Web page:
The idea for these events all started for me in 2003 through a conversation I had with my friend and teacher, the late great Lummi healer Beaverchief. He was talking about the emotional challenges every November brought to him and many indigenous people with the illusions around the origins of a holiday he called “Thanks For Nothing”. That made me want to do something different to mark a traditional day of gathering and enjoying bounty. The rest came so easily. One of the dancers in my classes, Shana Greene had started a nonprofit called Village Volunteers and was developing beneficial projects with local folks in different parts of Africa. I already had a studio I rented time from that I could donate, a wonderful group of musicians who I collaborated with every Sunday willing to donate their talents and plenty of good hearted students. Setting the event up so that every dollar raised went straight to the project was easy too. And so we began. I don’t know if any of us realized this would become such a beloved annual tradition gathering between 30-85 multigenerational participants (several years one of our beloved families brought four generations!) every year for the next 16 years raising over $30,000 for mostly micro-loan based projects. So many treasured moments, such loving connections, so much goodness. I remain amazed.
Thank you all and thank you again!
Here is a letter from Shana Greene and an opportunity to donate to Village Volunteers this year if you are able and so inclined.
Thanksgiving mornings have held a special place in my heart for the last 16 years. As the founder and ED of Village Volunteers, I looked forward to Thanksgiving morning as a soul lifting tradition to gather with people to dance, give thanks, and raise funds for specific projects enhancing self- sufficiency in rural African villages.
Lara McIntosh, the Director of Wassa Dance, led attendees in Afro-infused movement accompanied by a talented group of percussionists who raised the level of joy as we danced.
Unfortunately, due to the pandemic, we will not gather at the dance school gymnasium and hug and profusely thank the musicians who show up every year and rock the house. The love is always palpable.
The impact of the donations over the years has been significant in generating income activities that support families and communities’ immediate needs and help invest in the wellbeing of their futures.
The projects that Wassa Dance’s Thanks-Giving Dance by Donation events have raised funds for over the years are still thriving and continue to cycle resources and funds into the communities we’ve donated to. Here are some ofthe projects we have supported over these 16 years:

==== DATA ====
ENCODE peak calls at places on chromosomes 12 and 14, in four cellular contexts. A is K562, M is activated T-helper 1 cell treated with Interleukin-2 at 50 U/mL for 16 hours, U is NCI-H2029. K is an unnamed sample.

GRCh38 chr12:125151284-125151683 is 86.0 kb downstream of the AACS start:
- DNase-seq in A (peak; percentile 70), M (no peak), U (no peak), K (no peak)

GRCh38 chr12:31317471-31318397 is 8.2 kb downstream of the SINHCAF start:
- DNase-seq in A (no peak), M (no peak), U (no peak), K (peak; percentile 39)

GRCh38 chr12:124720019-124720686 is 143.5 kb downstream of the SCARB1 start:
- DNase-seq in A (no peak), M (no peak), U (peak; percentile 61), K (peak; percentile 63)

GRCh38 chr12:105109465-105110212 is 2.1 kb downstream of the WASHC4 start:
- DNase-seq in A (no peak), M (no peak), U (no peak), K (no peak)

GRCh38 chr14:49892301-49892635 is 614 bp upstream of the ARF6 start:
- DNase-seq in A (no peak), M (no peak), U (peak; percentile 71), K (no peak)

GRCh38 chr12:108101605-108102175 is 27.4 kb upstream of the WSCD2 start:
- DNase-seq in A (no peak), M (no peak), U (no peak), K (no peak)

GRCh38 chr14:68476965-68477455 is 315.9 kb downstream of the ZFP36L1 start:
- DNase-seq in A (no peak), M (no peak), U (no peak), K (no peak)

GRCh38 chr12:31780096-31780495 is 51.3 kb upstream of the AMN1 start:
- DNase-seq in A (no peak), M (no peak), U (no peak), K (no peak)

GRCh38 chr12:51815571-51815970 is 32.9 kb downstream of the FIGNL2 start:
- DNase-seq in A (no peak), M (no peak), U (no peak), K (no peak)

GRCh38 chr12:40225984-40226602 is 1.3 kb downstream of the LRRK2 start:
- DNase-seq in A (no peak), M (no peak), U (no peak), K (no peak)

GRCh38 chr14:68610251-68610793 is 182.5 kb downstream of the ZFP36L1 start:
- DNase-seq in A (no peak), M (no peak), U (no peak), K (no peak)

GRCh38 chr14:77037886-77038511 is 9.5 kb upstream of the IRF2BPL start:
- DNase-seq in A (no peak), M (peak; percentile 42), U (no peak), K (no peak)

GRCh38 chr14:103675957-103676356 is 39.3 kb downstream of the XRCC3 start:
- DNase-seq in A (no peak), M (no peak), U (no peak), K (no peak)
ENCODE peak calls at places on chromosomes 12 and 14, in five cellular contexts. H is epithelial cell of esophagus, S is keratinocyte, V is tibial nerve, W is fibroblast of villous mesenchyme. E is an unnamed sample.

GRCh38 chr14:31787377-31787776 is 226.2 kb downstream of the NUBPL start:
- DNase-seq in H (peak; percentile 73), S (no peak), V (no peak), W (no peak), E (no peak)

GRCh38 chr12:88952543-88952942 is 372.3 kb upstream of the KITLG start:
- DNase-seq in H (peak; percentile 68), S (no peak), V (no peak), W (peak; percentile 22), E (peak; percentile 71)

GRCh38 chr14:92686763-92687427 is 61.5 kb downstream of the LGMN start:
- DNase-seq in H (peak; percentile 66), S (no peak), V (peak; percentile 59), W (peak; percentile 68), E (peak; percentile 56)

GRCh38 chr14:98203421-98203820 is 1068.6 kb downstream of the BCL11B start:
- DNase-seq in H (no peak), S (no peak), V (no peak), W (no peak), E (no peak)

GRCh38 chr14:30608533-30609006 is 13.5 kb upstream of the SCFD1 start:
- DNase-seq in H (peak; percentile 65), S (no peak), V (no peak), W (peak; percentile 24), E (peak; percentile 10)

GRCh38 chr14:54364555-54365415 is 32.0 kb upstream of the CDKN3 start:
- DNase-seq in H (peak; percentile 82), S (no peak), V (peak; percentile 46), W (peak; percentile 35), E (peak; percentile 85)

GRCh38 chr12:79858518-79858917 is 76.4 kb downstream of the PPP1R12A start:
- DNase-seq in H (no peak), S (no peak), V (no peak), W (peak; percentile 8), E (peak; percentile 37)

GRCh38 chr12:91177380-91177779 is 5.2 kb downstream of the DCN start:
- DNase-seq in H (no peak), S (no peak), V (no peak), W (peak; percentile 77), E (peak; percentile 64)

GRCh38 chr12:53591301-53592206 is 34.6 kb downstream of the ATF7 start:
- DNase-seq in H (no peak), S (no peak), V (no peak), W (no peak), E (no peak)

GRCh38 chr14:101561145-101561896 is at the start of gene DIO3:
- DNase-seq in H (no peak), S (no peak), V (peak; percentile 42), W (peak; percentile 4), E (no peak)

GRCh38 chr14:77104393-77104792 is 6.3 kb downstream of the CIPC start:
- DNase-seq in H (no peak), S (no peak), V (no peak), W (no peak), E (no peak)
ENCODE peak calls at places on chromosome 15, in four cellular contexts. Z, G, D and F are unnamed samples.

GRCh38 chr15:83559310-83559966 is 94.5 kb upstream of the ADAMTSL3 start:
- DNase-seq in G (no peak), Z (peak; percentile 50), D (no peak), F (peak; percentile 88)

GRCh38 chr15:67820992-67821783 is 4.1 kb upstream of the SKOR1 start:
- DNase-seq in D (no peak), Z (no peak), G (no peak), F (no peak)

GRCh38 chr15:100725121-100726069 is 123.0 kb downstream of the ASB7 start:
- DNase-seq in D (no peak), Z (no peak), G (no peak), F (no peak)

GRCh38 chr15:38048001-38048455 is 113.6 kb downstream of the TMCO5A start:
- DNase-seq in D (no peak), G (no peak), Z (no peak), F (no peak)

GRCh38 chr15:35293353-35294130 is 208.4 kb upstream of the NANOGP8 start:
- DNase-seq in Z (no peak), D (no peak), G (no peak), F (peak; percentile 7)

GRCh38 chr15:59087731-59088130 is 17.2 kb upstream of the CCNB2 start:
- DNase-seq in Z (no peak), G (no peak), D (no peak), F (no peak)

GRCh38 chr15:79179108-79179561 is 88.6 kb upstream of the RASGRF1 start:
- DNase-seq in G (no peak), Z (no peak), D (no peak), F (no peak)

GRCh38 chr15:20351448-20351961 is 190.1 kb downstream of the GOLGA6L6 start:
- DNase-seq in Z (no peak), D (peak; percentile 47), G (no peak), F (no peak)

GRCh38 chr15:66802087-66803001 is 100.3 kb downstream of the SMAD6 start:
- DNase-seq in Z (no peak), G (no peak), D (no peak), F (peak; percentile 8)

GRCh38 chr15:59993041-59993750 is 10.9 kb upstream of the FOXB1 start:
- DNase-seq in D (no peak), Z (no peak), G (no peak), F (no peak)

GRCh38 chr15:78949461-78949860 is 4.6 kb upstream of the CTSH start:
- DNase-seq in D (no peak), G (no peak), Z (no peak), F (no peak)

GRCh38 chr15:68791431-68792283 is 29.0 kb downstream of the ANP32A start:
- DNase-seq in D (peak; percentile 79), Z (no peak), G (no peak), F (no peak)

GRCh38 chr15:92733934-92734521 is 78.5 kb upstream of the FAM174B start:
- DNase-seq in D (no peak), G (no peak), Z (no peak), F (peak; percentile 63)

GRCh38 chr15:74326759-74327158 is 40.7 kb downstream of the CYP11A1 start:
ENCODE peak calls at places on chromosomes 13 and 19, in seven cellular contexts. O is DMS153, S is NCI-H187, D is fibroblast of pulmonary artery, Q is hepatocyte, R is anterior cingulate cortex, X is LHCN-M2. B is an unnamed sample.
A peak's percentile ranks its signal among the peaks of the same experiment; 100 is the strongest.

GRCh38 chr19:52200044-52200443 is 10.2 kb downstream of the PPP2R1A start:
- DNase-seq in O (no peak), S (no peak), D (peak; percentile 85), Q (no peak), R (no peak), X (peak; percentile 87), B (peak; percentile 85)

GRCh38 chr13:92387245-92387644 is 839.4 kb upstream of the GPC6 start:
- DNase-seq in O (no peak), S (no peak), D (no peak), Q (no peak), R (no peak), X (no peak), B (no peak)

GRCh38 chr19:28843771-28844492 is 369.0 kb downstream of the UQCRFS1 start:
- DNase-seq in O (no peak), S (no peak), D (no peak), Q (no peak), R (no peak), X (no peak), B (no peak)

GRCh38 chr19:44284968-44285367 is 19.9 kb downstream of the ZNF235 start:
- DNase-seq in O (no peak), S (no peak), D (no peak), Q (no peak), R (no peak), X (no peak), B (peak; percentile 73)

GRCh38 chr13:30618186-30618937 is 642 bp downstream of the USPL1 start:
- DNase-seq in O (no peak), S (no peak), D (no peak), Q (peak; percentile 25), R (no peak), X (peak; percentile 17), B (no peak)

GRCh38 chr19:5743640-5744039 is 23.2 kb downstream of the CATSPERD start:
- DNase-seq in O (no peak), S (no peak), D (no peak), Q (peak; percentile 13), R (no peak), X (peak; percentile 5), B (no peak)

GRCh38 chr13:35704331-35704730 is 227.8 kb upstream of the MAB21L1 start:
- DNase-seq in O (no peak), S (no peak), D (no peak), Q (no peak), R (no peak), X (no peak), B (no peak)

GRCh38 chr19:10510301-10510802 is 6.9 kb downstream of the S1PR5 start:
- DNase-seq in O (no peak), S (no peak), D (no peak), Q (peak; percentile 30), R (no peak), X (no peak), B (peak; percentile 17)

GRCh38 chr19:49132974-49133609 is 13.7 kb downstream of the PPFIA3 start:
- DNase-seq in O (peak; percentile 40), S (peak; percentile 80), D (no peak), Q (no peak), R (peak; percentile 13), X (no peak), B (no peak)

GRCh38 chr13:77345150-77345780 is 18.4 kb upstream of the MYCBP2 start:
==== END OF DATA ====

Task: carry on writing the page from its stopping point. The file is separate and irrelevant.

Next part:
- A Bee Cooperative
- A Goat Project
- A Chicken Project
- Supplying bicycles for couriers in a remote Maasai community
- Two Textile Cooperatives in Ghana – one making children’s clothes and the other,
providing sewing machines and equipment for batiking.
- A goat dairy run by a girl’s school in Kenya
- Seed saving cooperatives and seed banks
- The Moringa Tree Project that set up tree nurseries for the “miracle” moringa, a tree that has more protein in the leaves than soybean meal.
- Vulnerable women making sanitary pads from water hyacinth (an invasive species) – won a UN Woman Award for empowering women through business
- Two Posho (corn) milling cooperatives, and many microcredit loans for women who prosper as seamstresses, farmers, and more.
Although we cannot be together in person this year, we invite those who have the means to continue our tradition of Thanks-Giving donations.
This year we have chosen to enhance a Women’s Table Banking group. Table banking is a proven method for women to spearhead their finances and experience economic benefits. Each table banking group meets once a week where they place on a table their savings and loan repayments with a small amount of interest. In Kenya, table banking is an organized and calculated means for women to have control over their finances by pooling their money. This savings program is a way for entrepreneurs who work individually to support one another and multiply the fund to include additional women entrepreneurs and second loans.
To donate, click here to access the dropdown menus/programs and choose Initiatives Micro and Social Enterprises development. On the special instructions field, write table banking/Wassa Dance. If anyone would like more information, you can call contact me at email@example.com.
Take care and have a safe and warm Thanks-Giving,
Top rated 2019 Nonprofit – Great NonProfits
5100 S. Dawson St. Suite 202
Seattle, WA 98118
Website Village Volunteers